AT: I travel quite a bit, and it’s always nice to come back here. It’s my home, and I feel it’s easy to make art in such a beautiful place. I love the art scene and the artistic community. It’s really growing and changing all the time. And I’m still quite proud to go out and say I am a fine artist when introduced at parties.
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AM: What themes do you typically pursue in your work?
AT: While I do branch out into male portraits and beyond, I mostly draw women and have since I was about 16. I feel it has and always will be a direct connection to an event that happened to me with my mother. I am a trapped 16 year old in my art. AM: Do you think art impacts social change?
AT: I like to think art can lead to social change. I like to think it has the power to open peopleâ€™s minds to new ideas and feelings. I like to think that it is possible. Iâ€™m not sure though...Itâ€™s a nice idea.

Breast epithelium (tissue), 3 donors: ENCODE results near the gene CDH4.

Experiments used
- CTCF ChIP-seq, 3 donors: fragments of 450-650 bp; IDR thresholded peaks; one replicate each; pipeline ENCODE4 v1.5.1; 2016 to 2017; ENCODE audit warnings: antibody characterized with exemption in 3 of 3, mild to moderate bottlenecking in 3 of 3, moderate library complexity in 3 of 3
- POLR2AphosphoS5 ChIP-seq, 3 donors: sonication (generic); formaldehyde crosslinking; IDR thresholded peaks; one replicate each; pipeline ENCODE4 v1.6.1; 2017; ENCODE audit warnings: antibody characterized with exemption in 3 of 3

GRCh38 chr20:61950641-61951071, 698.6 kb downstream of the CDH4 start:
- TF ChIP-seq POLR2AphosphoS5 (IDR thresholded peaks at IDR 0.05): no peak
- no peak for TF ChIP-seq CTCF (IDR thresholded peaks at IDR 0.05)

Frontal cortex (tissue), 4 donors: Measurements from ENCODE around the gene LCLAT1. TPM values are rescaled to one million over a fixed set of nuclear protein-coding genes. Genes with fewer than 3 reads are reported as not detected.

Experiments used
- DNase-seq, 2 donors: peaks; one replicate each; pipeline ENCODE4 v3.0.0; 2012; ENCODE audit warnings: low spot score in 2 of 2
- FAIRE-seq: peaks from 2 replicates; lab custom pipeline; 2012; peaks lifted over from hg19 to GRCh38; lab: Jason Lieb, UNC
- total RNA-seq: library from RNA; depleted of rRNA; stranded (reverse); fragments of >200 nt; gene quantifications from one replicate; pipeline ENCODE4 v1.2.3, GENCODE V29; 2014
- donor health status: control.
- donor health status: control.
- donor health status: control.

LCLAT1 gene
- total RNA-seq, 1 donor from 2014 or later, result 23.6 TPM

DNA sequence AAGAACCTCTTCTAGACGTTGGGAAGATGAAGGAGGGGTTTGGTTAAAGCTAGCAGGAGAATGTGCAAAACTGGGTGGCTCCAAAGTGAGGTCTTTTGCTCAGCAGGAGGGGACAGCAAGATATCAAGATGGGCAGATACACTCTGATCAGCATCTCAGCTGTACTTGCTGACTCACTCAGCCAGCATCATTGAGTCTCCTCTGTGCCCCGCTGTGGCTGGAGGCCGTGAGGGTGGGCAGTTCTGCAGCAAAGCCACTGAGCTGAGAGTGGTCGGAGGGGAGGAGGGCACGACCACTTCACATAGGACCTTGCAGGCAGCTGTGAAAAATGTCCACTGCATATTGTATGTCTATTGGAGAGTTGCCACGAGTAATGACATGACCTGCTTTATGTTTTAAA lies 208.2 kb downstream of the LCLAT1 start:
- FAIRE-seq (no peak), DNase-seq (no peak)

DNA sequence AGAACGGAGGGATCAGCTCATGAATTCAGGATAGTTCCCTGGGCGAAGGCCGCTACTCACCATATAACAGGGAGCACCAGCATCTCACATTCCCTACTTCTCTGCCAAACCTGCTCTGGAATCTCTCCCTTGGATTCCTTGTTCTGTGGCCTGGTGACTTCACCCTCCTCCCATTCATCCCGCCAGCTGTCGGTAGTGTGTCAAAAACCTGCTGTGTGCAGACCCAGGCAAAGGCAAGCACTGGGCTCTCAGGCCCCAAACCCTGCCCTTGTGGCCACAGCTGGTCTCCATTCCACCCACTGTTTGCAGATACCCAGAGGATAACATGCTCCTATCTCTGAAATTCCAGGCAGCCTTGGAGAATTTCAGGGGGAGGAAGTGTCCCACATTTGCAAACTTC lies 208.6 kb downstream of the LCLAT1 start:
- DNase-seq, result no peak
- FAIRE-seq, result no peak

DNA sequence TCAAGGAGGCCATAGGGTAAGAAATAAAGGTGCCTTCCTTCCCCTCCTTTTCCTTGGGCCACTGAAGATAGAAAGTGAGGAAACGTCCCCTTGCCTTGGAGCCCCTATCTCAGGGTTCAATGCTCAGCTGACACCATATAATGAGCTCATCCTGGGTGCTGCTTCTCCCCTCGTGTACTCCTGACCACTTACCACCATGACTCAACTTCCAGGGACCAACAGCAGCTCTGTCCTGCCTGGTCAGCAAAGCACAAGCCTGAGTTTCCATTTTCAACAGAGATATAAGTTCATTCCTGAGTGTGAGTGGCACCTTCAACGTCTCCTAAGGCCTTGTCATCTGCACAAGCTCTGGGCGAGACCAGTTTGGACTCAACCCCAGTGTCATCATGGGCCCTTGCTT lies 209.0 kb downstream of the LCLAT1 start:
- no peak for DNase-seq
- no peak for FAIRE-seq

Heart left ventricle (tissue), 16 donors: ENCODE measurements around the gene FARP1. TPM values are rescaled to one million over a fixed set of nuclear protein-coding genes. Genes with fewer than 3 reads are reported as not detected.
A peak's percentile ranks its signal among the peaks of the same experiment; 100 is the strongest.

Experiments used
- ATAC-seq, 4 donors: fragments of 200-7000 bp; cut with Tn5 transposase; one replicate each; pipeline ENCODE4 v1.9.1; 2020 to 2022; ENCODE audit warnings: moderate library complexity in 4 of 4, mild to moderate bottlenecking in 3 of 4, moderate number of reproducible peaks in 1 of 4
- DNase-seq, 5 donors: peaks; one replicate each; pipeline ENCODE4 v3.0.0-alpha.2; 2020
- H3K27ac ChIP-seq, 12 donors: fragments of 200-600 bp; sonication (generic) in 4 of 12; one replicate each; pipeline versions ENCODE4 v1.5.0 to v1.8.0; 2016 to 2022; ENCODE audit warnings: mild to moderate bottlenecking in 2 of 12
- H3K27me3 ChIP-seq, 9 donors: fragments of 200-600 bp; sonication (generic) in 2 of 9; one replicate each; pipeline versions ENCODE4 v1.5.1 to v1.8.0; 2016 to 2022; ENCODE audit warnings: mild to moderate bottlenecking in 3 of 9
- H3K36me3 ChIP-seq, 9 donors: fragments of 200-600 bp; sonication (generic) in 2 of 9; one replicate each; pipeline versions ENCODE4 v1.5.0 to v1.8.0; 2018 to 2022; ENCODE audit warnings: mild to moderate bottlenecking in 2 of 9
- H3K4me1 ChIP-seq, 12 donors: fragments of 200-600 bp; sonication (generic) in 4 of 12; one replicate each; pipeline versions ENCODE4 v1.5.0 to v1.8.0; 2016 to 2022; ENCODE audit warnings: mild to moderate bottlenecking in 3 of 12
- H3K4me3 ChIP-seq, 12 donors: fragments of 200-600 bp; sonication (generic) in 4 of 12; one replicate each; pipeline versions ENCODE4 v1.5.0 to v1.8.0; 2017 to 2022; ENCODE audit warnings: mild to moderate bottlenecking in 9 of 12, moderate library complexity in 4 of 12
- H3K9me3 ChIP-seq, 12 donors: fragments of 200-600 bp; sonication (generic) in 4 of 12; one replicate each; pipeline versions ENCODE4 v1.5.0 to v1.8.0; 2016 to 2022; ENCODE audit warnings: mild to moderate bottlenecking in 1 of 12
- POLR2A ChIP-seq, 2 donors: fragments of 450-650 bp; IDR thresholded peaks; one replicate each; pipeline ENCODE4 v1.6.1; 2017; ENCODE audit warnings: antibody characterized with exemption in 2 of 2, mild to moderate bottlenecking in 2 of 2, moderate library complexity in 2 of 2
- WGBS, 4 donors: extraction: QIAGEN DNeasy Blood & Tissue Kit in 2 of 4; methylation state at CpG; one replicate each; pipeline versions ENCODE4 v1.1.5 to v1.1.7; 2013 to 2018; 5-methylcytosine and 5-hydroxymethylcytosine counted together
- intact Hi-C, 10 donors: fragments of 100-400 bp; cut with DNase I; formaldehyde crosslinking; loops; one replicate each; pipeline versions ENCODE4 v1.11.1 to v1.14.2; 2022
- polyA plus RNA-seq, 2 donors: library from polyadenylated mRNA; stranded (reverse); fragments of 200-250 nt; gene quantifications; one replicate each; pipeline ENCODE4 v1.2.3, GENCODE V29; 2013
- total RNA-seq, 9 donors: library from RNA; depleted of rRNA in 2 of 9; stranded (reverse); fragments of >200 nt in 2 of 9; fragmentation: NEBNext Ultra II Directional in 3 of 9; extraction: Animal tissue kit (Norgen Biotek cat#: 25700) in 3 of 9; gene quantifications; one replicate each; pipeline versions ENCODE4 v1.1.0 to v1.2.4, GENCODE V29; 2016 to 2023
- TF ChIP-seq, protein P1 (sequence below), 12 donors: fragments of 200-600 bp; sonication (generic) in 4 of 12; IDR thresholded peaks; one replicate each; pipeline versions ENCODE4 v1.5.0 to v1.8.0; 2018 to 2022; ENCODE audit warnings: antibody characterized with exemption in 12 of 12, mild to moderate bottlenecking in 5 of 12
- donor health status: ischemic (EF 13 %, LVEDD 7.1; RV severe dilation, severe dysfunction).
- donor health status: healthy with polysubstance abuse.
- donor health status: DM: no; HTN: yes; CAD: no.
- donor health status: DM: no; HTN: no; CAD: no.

Annie Terrazzo is an LA-based artist. After graduating from the Academy of Art in San Francisco, CA, Terrazzo began her career in trash portraiture, focusing on using found objects, newspapers, and magazines.
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colorfully chaotic colorfully chaotic colorfully
selected works by TYLER SPANGLER
LA plays a huge role in my work. The laid back yet fast paced culture fuels the energy in my work. The vibrant sunsets and number of sunny days brings brightness to even my more darker subjects. The ocean plays a huge role, as well. I just love the energy and chaos that the ocean has. 24 // A S Y M M E T R I C M A G A Z I N E